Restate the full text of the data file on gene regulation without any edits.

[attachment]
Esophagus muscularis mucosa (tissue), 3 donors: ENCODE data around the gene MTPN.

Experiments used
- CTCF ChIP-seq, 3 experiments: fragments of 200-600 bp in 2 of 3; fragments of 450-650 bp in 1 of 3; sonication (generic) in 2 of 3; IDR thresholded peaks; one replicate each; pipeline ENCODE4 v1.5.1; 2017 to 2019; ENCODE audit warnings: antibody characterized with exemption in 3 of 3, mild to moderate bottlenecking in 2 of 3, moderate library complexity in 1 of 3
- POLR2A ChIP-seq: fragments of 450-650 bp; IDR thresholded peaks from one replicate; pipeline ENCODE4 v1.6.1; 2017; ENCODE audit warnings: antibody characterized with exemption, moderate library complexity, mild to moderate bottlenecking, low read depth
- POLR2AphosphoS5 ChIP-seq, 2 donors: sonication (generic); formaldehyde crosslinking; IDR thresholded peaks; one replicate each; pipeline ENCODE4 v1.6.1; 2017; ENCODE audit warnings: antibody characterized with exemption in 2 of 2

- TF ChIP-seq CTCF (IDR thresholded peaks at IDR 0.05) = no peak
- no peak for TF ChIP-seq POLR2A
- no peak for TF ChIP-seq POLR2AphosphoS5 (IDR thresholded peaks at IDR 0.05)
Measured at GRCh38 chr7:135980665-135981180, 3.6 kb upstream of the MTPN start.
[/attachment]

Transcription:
Esophagus muscularis mucosa (tissue), 3 donors: ENCODE data around the gene MTPN.

Experiments used
- CTCF ChIP-seq, 3 experiments: fragments of 200-600 bp in 2 of 3; fragments of 450-650 bp in 1 of 3; sonication (generic) in 2 of 3; IDR thresholded peaks; one replicate each; pipeline ENCODE4 v1.5.1; 2017 to 2019; ENCODE audit warnings: antibody characterized with exemption in 3 of 3, mild to moderate bottlenecking in 2 of 3, moderate library complexity in 1 of 3
- POLR2A ChIP-seq: fragments of 450-650 bp; IDR thresholded peaks from one replicate; pipeline ENCODE4 v1.6.1; 2017; ENCODE audit warnings: antibody characterized with exemption, moderate library complexity, mild to moderate bottlenecking, low read depth
- POLR2AphosphoS5 ChIP-seq, 2 donors: sonication (generic); formaldehyde crosslinking; IDR thresholded peaks; one replicate each; pipeline ENCODE4 v1.6.1; 2017; ENCODE audit warnings: antibody characterized with exemption in 2 of 2

- TF ChIP-seq CTCF (IDR thresholded peaks at IDR 0.05) = no peak
- no peak for TF ChIP-seq POLR2A
- no peak for TF ChIP-seq POLR2AphosphoS5 (IDR thresholded peaks at IDR 0.05)
Measured at GRCh38 chr7:135980665-135981180, 3.6 kb upstream of the MTPN start.